You Are the Light
A brown-haired, blue-eyed acoustic singer-songwriter, working on his newest album with producer Ed Cash, co-writer of “How Great Is Our God” … it must be — but it’s not — Chris Tomlin. But is he as good (and as cute)?
Such was my line of thought upon opening Josh Blakesley’s fourth album You Are the Light. Not fair, I know, to immediately draw a comparison between one of the biggest names in Christian contemporary music and this relative greenhorn on the basis of their shared musical association with Ed Cash. So I did my best to put all comparisons with Tomlin (swoon) out of my mind as I started listening.
Some comparisons were unavoidable as the musical direction on this album does occasionally wander into territory paved by Tomlin and other Christian contemporary acoustic rock artists. Consequently it feels a little cut-and-paste in places. However, for the most part, each of these seven tracks is well composed, richly layered and beautifully arranged.
The band plays expertly and cohesively and largely manages to avoid clichés, establishing their own distinctive sound within this genre. Blakesley’s vocals flounder, however, alongside the strength of the band and at times seem lost within its sound. In the first few tracks Blakesley fails to provide the vocal conviction and charisma that the song requires.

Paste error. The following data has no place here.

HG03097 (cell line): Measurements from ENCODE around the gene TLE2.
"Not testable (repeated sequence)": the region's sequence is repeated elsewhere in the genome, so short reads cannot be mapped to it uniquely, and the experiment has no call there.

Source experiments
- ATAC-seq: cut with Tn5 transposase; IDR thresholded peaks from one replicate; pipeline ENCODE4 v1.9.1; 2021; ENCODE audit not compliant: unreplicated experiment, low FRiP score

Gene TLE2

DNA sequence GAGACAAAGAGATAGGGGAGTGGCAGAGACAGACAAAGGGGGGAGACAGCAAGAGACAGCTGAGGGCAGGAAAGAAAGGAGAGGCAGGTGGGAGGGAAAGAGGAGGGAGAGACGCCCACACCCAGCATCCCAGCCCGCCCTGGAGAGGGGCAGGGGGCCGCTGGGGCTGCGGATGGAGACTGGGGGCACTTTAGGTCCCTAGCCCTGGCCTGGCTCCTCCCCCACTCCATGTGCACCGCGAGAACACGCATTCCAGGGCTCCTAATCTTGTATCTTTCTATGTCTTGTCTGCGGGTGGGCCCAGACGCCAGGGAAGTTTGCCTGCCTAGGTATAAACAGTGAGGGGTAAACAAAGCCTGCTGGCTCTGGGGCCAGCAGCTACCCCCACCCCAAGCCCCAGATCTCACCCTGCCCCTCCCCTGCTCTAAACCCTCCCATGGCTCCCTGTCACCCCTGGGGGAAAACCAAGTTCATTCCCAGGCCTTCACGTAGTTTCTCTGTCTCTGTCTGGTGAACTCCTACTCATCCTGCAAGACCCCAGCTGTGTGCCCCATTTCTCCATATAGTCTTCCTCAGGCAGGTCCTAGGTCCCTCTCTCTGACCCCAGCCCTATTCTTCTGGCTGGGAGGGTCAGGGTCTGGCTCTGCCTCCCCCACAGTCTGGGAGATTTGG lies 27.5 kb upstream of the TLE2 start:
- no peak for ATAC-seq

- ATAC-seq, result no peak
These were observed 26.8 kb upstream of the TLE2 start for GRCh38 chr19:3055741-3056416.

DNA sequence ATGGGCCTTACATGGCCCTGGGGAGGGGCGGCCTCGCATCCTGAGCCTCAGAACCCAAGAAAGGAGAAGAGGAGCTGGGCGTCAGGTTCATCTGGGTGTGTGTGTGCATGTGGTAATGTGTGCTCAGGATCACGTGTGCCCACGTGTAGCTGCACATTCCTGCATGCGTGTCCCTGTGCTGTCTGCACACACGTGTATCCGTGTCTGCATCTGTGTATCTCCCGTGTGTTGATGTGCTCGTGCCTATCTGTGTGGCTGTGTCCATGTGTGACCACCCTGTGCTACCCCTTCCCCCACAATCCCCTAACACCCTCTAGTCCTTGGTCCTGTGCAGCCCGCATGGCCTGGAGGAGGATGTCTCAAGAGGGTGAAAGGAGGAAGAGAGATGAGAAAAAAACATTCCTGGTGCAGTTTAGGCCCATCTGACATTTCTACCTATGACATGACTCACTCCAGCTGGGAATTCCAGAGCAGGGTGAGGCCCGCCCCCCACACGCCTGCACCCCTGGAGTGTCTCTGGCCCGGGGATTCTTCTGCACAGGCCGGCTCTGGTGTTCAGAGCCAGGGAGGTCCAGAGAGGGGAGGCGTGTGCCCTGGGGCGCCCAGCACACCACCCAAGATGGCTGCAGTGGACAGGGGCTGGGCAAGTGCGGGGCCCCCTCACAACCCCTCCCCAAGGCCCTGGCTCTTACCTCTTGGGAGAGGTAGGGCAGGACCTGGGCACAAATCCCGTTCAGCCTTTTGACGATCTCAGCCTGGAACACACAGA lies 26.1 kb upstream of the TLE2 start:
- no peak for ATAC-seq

He warms up in the latter half of You Are the Light and, as a result, the last two tracks (the joyful proclamation of “At the Name” and the plaintive plea in “All of Me”) are the most memorable and engaging on this album. The brevity (or perhaps the song choices) works against Blakesley here, as it feels like his singing and song writing talents are not fully showcased.
The well-crafted music and hit-and-miss vocals meet in the middle to produce an album that is somewhat catchy and uplifting, but still more average than it has the potential to be. You Are the Light shows that Josh Blakesley is no Chris Tomlin yet, given more time and room to grow artistically, he could well be a contender in his own right.